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Surviving your grad year

Surviving your grad year

By Jing Zhu


It’s important to develop your reputation in your first year in the legal profession. Here are some tips.

So you’ve landed the dream job: you’ve interviewed, tested, clerked, interned and researched your way into that position you’ve had your eye on since second year law school. No doubt, the first year as a graduate is a steep learning curve. But while you’re looking forward to your admission as a lawyer, don’t forget to keep in mind managing and developing your greatest asset – your reputation.

1. Admit your mistakes

Here’s a tip from a managing partner I received on my first day as a graduate that has served me well throughout my career. Always admit your mistakes to your manager and admit them early. As a graduate, no one expects you to have all the answers. Nor does everyone expect you to get it right the first time. However, no matter where you work they will expect you to act with honesty and integrity. As lawyers, our clients, opposing parties and courts expect us to be truthful in our dealings with them.

So when (and it will be when, not if) you get something wrong, own up to it to your supervisor. The earlier you admit the mistake, the less serious the consequences and the easier it will be to fix. Most mistakes, especially those made at a junior level, can be ameliorated in some way. However, if you sit on it and brood you run the risk of the delay creating greater difficulties and the inevitable closed-door discussion as to why you didn’t say something earlier. The sleepless nights and stress you endure worrying about the issue may also be unnecessary and harmful to your mental health.

2. Always be courteous

It’s important to remember that your reputation is not just about how your superiors see you but about developing good working relationships with everyone. As a cog in the greater machinery of your firm, government department or commercial enterprise, your supervisor will be looking to you to work well with not just other lawyers but also support staff such as office managers, word processing specialists and catering staff. As a graduate, many of the non-legal staff will have worked in your area for many more years than you, and will have more experience in legal processes and procedures. Don’t be afraid to ask for help but always be courteous and respectful when you do. Learn to take criticism (which is always tough) and remember that a degree of modesty is particularly helpful.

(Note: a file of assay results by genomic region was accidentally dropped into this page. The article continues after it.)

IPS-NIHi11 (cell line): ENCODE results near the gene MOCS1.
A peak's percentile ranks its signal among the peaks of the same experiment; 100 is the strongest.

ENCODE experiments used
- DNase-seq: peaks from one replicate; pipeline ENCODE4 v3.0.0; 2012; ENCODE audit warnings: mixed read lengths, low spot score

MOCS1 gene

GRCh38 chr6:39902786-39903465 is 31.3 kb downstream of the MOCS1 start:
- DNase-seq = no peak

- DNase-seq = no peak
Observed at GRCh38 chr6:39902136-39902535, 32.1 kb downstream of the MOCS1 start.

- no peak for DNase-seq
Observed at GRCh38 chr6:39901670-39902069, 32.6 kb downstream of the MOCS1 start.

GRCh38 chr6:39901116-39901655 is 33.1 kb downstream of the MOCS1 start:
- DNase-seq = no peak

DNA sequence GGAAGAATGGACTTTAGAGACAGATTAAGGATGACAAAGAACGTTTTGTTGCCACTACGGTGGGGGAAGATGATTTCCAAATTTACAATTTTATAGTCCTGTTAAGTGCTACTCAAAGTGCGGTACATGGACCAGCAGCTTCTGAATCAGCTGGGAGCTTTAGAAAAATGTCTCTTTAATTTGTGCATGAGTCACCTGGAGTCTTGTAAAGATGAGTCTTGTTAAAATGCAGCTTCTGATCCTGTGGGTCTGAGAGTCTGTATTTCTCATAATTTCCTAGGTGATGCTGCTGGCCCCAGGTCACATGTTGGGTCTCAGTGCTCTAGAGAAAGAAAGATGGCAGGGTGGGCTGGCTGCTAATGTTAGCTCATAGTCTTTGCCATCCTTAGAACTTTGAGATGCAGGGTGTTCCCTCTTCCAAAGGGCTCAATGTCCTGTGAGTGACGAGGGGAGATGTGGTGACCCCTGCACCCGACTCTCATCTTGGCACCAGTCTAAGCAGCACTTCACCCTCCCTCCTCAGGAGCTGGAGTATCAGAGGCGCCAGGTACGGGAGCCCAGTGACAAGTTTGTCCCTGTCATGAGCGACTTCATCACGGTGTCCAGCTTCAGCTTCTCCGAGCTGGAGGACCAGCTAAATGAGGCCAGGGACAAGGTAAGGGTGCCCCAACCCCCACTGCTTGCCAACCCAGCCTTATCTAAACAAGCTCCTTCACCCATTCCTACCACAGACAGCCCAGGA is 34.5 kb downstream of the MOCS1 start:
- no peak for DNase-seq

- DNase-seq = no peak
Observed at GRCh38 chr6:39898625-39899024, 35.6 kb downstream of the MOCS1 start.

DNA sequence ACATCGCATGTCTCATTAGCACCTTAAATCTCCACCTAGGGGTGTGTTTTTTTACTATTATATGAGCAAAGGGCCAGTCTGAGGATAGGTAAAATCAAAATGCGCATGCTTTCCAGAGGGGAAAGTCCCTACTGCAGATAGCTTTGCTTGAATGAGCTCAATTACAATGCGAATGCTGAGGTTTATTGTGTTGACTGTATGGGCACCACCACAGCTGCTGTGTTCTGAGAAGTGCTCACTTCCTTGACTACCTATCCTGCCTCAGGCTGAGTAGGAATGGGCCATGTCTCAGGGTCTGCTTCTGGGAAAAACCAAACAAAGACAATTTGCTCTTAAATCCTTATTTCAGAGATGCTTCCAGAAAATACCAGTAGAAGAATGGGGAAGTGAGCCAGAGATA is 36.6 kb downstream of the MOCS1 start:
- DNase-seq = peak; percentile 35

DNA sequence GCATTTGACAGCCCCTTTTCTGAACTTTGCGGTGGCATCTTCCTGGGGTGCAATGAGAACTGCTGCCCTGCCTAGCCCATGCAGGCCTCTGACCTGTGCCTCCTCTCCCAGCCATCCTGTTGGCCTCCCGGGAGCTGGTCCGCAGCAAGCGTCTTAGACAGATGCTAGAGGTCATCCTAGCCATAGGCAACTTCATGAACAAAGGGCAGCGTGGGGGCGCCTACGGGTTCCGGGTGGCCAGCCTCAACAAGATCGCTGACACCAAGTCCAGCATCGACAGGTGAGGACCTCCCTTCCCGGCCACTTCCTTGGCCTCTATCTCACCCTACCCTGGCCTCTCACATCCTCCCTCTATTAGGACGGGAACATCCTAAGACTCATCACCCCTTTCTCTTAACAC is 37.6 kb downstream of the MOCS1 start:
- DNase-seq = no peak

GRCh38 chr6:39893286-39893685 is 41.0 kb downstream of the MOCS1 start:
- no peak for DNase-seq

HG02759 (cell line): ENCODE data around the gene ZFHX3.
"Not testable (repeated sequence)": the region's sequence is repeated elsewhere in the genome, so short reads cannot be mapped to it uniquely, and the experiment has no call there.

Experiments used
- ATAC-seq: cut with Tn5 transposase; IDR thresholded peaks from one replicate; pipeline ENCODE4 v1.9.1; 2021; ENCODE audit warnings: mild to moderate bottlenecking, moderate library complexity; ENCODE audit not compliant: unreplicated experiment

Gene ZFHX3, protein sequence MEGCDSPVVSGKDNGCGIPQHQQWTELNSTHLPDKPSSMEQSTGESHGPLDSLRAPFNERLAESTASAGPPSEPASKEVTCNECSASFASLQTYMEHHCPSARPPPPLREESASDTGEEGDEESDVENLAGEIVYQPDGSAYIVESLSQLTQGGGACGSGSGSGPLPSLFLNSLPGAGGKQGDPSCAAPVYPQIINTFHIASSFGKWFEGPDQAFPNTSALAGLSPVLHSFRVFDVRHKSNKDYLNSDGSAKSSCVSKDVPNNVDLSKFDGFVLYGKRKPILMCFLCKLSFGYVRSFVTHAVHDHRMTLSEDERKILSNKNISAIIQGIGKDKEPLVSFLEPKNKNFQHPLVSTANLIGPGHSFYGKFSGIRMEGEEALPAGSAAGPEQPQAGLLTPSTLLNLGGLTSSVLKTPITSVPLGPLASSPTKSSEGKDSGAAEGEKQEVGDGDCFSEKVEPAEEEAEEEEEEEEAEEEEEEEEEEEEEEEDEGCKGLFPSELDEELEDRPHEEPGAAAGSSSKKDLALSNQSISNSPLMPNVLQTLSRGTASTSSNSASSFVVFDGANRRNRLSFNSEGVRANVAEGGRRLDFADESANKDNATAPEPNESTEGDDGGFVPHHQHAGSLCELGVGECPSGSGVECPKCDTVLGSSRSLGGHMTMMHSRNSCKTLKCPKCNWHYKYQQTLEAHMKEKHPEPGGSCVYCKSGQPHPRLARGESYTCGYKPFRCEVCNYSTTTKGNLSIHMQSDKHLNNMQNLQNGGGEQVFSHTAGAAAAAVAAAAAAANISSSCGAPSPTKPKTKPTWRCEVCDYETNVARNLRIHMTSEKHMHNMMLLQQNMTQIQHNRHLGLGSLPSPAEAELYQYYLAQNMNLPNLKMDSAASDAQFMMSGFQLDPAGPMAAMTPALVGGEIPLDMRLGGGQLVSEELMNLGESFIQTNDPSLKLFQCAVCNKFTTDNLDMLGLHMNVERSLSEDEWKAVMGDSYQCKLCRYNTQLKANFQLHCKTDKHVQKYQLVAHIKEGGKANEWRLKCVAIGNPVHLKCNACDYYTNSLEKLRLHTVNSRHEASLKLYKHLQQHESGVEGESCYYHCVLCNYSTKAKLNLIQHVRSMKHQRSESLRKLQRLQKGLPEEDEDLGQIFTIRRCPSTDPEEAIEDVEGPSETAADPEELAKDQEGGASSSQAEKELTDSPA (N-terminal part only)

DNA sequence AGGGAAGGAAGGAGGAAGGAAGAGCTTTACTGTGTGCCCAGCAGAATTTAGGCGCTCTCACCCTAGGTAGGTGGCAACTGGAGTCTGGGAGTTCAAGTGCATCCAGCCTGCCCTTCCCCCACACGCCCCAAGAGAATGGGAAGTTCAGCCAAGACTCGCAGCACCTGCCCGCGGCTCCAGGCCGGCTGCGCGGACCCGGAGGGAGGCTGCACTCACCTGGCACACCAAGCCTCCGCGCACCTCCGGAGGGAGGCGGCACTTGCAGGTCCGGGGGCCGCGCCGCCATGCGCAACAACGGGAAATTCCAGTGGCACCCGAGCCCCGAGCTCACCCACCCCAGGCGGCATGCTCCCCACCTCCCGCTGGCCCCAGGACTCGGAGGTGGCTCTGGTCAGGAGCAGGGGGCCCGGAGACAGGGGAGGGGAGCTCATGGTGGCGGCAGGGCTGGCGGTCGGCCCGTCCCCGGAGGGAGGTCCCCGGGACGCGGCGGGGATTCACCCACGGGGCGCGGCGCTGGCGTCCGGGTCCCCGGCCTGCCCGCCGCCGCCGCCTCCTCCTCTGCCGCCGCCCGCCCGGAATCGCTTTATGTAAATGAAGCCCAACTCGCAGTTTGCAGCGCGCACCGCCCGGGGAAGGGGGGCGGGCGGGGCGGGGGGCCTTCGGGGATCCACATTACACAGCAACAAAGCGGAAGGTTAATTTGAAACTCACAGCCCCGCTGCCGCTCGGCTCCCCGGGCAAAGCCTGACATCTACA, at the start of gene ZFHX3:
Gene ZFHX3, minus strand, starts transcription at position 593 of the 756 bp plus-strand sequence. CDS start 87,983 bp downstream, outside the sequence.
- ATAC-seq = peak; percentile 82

When dealing with opposing practitioners, similar principles apply. Just because you’re not on the same side does not mean that condescension or rudeness are ever appropriate. At the end of the day, you’re both trying to get a good result for your respective clients and deal with the matter in a timely and cost effective manner. People are much more likely to want to deal with you if you’re amicable. For example, I can remember getting a much needed filing extension from an opposing solicitor because of the good working relationship we had developed over the preceding files. I’ve even been referred clients because opposing solicitors knew that I would deal with them fairly and professionally.

3. Apply social restraint

As a graduate, you are being introduced as a new team member in the organisation. So, chances are invitations will be flying around to Friday night drinks, end of financial year parties, birthday afternoon teas, going-aways, engagement celebrations and other events. There are two main points to keep in mind. First, as a graduate, always attend the social events. There may be the occasional family emergency which means you can’t make it but if you are regularly missing from events, people notice and it may be mistaken for disinterest in the organisation or worse, arrogance. Work social events are a great way to meet people outside your immediate team, find out more about the type of work other people are doing and generally build up your networks. These will become invaluable to you as you progress through your career. As a graduate, it’s also a good time to let other lawyers know you have capacity to assist them should your team be quiet. This way you can develop not only your skill set but also build a rapport with teams outside your rotation areas.

Second, keep in mind that although it is wise to attend as many social events as you can, it is not wise to drink too much. This seems an obvious point but it is surprising how often this advice is ignored once the free alcohol starts pouring. A good tip is to grab a drink at the start of the night and sip, slowly. Or at least alternate between alcohol and water. Although it is a social function, others may still want to talk shop with you or find out how your graduate experience is going. It is a bad first impression to be slurring your words. But this doesn’t mean you can’t have fun. Although you don’t want to be remembered as the drunkard, no one will know who you are if you meekly stand in the corner all night nursing your orange juice. So have fun and drink in moderation. But remember, just because the partner is following up his/ her glass of red wine with a scotch, it may not necessarily be wise for you to follow suit. They have commanding control of the office. You are still getting the lay of the land, so keep your wits about you.

The most important thing to remember is that a reputation is for a lifetime. It takes a long time to build but sometimes only seconds to destroy. Develop it, nurture it and always be on the lookout for ways to improve it. Then, you’ll no doubt be on your path to a long and prosperous career in the law.

Jing Zhu, Barrister, Victorian Bar and Chair, LIV’s privacy working group

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